Balloon Festival serious business for competitors

Balloon fest fun for spectators but serious business for competitors

Spectators began trickling in as early as 6 a.m. Saturday morning to watch 50 brightly colored balloons fly over the Lamar Dixon Expo Center. The colorful pageantry delighted the early risers, but it’s serious business for the balloonists.

Points earned in Louisiana can go toward national balloon competitions, event director Brad Walker said. He noted that the competition in Gonzales is certified by the Balloon Federation of America for the first time this year.

The morning contests were new for 2013 as well as the location of targets in the Lamar Dixon field. The pilots maneuver their balloons to drop weighted beanbags as close as possible to targets on the ground and score points in the process.

“Last year the competitors flew over targets throughout the city,” Walker said.

Consolidating the contest on the field made it easier for spectators, some of whom had trouble finding the targets at last year’s event.

The Louisiana Hot Air Balloon Championship Festival started at 6 a.m. Friday, continued through the afternoon and began again at 6 a.m. Saturday.

Friday night’s festivities attracted an estimated 20,000 people even though the wind was too high for the competition. Balloons still flew over, though, dropping beanbags on the field. Other events were also held, included what’s called the “glow,” in which grounded balloons are lit from within after dark, and the inflation of seven shaped balloons such as Purple People Eater and Oggy the Friendly Dragon.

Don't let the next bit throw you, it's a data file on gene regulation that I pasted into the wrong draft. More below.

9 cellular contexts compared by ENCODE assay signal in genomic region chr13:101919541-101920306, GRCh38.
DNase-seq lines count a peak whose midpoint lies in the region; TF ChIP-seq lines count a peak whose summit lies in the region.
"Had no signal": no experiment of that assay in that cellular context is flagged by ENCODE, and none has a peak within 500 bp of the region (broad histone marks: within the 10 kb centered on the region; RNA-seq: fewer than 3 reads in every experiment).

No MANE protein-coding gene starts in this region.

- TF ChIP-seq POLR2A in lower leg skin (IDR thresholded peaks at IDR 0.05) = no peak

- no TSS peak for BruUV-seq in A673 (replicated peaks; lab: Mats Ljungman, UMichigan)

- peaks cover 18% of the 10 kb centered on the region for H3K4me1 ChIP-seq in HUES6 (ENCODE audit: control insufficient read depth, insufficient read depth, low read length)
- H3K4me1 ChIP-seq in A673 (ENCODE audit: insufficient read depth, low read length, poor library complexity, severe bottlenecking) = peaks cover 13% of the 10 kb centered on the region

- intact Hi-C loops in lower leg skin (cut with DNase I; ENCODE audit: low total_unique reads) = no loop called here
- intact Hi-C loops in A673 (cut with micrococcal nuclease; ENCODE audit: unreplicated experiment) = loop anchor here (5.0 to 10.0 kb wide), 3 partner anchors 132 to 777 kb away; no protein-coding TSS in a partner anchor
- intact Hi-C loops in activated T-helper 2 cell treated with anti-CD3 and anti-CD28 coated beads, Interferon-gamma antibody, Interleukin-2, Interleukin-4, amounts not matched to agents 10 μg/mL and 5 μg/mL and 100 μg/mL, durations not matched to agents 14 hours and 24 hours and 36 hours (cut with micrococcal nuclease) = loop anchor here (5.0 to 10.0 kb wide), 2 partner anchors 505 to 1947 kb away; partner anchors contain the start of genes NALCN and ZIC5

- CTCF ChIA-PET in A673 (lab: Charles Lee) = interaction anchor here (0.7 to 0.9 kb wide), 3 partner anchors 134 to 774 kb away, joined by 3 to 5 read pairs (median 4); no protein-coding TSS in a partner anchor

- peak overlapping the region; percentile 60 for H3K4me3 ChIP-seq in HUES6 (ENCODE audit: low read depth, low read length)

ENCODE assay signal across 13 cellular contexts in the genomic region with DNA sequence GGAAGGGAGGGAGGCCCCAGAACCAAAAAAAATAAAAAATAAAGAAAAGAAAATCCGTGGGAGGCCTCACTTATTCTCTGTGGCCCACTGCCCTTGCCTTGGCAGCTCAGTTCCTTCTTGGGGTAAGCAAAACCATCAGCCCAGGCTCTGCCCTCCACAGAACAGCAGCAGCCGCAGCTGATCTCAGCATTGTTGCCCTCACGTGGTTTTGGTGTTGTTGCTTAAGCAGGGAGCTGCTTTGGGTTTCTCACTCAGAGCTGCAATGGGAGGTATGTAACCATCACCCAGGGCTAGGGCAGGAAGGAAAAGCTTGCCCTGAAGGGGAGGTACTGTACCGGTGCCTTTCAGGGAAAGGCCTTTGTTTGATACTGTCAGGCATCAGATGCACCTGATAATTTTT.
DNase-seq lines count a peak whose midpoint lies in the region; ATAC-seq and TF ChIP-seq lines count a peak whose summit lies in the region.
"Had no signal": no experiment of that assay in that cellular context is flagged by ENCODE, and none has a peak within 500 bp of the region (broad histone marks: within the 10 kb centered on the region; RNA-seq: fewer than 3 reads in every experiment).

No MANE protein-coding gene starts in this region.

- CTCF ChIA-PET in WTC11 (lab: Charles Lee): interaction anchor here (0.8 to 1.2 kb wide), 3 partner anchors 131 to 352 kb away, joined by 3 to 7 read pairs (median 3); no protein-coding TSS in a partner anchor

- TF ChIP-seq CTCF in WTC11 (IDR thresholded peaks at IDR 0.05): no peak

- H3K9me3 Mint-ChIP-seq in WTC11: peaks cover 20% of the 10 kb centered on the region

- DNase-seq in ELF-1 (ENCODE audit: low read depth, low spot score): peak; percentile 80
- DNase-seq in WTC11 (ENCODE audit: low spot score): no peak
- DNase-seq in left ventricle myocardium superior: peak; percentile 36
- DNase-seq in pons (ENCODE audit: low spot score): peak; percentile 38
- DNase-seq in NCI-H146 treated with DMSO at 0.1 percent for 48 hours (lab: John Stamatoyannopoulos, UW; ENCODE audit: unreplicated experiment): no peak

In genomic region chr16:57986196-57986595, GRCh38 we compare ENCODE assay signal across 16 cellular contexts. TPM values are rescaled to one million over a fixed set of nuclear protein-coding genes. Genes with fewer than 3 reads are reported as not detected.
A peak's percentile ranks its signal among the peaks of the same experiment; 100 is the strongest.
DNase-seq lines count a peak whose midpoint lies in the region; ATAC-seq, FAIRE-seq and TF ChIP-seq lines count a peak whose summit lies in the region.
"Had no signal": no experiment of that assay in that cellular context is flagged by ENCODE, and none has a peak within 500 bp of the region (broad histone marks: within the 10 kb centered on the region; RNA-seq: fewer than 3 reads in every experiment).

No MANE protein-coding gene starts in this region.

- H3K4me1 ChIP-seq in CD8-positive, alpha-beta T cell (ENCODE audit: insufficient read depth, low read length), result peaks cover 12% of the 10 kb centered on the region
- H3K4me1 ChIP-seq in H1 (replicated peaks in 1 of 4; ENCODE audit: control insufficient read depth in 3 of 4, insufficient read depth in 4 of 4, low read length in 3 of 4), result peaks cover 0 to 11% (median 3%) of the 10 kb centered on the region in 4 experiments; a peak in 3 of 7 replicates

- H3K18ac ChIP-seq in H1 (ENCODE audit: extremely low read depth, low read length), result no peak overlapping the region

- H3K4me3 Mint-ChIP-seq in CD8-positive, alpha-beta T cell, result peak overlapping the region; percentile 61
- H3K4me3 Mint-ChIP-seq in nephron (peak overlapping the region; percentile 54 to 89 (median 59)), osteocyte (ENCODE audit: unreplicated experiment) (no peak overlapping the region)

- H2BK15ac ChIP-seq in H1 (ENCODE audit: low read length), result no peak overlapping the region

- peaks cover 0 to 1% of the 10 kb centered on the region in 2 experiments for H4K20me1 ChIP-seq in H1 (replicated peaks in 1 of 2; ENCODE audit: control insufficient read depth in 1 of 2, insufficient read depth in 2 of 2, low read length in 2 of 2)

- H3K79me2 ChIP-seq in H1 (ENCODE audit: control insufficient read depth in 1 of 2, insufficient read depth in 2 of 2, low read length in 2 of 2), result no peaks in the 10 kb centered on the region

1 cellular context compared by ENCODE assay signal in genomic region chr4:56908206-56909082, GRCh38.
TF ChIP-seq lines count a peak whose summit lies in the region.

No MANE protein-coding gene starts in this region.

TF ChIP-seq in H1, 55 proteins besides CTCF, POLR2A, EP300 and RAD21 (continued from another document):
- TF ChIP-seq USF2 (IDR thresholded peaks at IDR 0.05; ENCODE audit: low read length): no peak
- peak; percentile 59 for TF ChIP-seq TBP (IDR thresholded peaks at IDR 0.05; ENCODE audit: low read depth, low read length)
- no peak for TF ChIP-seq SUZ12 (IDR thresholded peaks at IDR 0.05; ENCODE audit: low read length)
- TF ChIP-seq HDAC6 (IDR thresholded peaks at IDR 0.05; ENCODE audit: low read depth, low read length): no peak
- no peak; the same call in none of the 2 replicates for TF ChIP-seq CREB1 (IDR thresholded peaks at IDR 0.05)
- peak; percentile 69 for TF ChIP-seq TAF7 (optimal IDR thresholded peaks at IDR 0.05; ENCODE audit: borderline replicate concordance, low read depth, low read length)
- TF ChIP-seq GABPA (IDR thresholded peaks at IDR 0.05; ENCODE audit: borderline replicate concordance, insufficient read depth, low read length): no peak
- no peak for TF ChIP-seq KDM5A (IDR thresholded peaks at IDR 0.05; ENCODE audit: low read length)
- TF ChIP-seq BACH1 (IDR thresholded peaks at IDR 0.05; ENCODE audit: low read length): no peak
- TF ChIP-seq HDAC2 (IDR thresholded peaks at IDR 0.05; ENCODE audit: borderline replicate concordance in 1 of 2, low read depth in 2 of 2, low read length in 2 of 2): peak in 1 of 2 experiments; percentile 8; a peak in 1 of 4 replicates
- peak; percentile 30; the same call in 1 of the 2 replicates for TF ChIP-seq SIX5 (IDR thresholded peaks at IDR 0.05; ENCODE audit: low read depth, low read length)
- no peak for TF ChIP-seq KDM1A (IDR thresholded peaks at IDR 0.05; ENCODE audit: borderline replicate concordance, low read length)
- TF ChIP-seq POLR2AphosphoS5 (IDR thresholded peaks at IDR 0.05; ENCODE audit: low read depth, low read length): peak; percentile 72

For Saturday morning’s competition, the balloons took off from Pelican Point. Some balloon pilots completed another task before flying to the main field at Lamar Dixon. The tasks are determined in part by the weather, and crews don’t find out what they are going to do until the briefing session right before the competition, Walker said.

Once they reached Lamar Dixon, the balloon pilots flew over the field and tried to drop beanbags in designated areas. Some pilots competed in the Lagniappe Division with $5,000 in prizes while others participated in the Louisiana State Competition, which carried a $20,000 purse.

With hot air balloons costing between $65,000 and $100,000, ballooning is “not something people get into lightly,” Walker said.

Pilots must be licensed by the Federal Aviation Administration, and balloons have to be evaluated like any other aircraft.

Coca-Cola balloon crew member Jonathan Moore, a student pilot, said he began participating in hot air balloon festivals when he was just 2 years old. His parents piloted balloons in Texas before moving to Louisiana.

“They wanted to stop, but kept doing it because I loved it so much,” Moore said.

He assisted pilot Robert Ambeau, who flew the Coca-Cola balloon in Saturday’s competition.

Ambeau has been piloting balloons for 25 years and has won numerous awards, including state championships. Ambeau and Moore have been flying together for 2 years.

“Working with Robert made me see (ballooning) in a different light,” Moore said.

They’ve traveled all over the country competing, but it’s fun to be on his home turf, he said.

Moore’s dream is to fly a balloon in a competition himself someday.